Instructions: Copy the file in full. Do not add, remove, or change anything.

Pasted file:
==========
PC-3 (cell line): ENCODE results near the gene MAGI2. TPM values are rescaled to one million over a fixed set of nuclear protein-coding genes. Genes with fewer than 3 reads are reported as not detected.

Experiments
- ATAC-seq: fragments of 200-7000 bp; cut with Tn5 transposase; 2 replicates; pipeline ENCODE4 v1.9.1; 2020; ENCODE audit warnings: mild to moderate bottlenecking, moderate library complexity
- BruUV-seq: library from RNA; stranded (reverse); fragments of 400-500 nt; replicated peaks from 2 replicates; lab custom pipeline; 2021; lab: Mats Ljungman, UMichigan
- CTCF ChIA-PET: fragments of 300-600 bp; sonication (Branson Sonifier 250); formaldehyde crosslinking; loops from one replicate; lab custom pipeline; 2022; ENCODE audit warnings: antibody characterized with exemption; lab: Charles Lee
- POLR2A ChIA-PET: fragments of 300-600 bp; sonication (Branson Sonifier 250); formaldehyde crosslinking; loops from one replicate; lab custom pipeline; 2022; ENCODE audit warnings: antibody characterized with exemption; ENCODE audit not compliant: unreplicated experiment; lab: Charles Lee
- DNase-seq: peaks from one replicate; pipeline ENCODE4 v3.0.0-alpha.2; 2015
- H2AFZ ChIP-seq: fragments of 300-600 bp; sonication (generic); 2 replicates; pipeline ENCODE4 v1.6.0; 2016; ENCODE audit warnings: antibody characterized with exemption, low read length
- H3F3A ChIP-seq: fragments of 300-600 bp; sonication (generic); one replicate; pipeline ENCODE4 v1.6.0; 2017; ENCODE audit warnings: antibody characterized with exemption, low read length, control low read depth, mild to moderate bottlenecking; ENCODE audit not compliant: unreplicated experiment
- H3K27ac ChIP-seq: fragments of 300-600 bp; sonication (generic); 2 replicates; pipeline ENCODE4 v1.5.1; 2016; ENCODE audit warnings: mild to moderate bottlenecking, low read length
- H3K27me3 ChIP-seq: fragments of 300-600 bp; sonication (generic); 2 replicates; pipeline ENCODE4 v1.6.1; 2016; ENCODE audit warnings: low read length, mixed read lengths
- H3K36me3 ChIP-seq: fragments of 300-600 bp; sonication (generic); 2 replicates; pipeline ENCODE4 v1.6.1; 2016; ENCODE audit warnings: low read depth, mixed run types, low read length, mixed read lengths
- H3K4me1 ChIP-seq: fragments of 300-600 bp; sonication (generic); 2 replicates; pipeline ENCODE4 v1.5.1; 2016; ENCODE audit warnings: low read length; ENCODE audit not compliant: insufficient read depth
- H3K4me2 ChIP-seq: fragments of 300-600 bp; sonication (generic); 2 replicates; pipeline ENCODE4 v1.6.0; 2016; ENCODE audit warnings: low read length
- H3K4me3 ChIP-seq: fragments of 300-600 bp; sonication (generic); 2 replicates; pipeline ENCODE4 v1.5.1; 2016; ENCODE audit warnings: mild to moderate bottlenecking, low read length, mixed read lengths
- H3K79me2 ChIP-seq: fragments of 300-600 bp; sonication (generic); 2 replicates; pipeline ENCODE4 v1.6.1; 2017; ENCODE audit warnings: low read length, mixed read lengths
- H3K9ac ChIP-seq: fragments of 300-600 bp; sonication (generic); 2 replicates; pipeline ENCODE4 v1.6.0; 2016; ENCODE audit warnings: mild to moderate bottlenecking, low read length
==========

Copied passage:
PC-3 (cell line): ENCODE results near the gene MAGI2. TPM values are rescaled to one million over a fixed set of nuclear protein-coding genes. Genes with fewer than 3 reads are reported as not detected.

Experiments
- ATAC-seq: fragments of 200-7000 bp; cut with Tn5 transposase; 2 replicates; pipeline ENCODE4 v1.9.1; 2020; ENCODE audit warnings: mild to moderate bottlenecking, moderate library complexity
- BruUV-seq: library from RNA; stranded (reverse); fragments of 400-500 nt; replicated peaks from 2 replicates; lab custom pipeline; 2021; lab: Mats Ljungman, UMichigan
- CTCF ChIA-PET: fragments of 300-600 bp; sonication (Branson Sonifier 250); formaldehyde crosslinking; loops from one replicate; lab custom pipeline; 2022; ENCODE audit warnings: antibody characterized with exemption; lab: Charles Lee
- POLR2A ChIA-PET: fragments of 300-600 bp; sonication (Branson Sonifier 250); formaldehyde crosslinking; loops from one replicate; lab custom pipeline; 2022; ENCODE audit warnings: antibody characterized with exemption; ENCODE audit not compliant: unreplicated experiment; lab: Charles Lee
- DNase-seq: peaks from one replicate; pipeline ENCODE4 v3.0.0-alpha.2; 2015
- H2AFZ ChIP-seq: fragments of 300-600 bp; sonication (generic); 2 replicates; pipeline ENCODE4 v1.6.0; 2016; ENCODE audit warnings: antibody characterized with exemption, low read length
- H3F3A ChIP-seq: fragments of 300-600 bp; sonication (generic); one replicate; pipeline ENCODE4 v1.6.0; 2017; ENCODE audit warnings: antibody characterized with exemption, low read length, control low read depth, mild to moderate bottlenecking; ENCODE audit not compliant: unreplicated experiment
- H3K27ac ChIP-seq: fragments of 300-600 bp; sonication (generic); 2 replicates; pipeline ENCODE4 v1.5.1; 2016; ENCODE audit warnings: mild to moderate bottlenecking, low read length
- H3K27me3 ChIP-seq: fragments of 300-600 bp; sonication (generic); 2 replicates; pipeline ENCODE4 v1.6.1; 2016; ENCODE audit warnings: low read length, mixed read lengths
- H3K36me3 ChIP-seq: fragments of 300-600 bp; sonication (generic); 2 replicates; pipeline ENCODE4 v1.6.1; 2016; ENCODE audit warnings: low read depth, mixed run types, low read length, mixed read lengths
- H3K4me1 ChIP-seq: fragments of 300-600 bp; sonication (generic); 2 replicates; pipeline ENCODE4 v1.5.1; 2016; ENCODE audit warnings: low read length; ENCODE audit not compliant: insufficient read depth
- H3K4me2 ChIP-seq: fragments of 300-600 bp; sonication (generic); 2 replicates; pipeline ENCODE4 v1.6.0; 2016; ENCODE audit warnings: low read length
- H3K4me3 ChIP-seq: fragments of 300-600 bp; sonication (generic); 2 replicates; pipeline ENCODE4 v1.5.1; 2016; ENCODE audit warnings: mild to moderate bottlenecking, low read length, mixed read lengths
- H3K79me2 ChIP-seq: fragments of 300-600 bp; sonication (generic); 2 replicates; pipeline ENCODE4 v1.6.1; 2017; ENCODE audit warnings: low read length, mixed read lengths
- H3K9ac ChIP-seq: fragments of 300-600 bp; sonication (generic); 2 replicates; pipeline ENCODE4 v1.6.0; 2016; ENCODE audit warnings: mild to moderate bottlenecking, low read length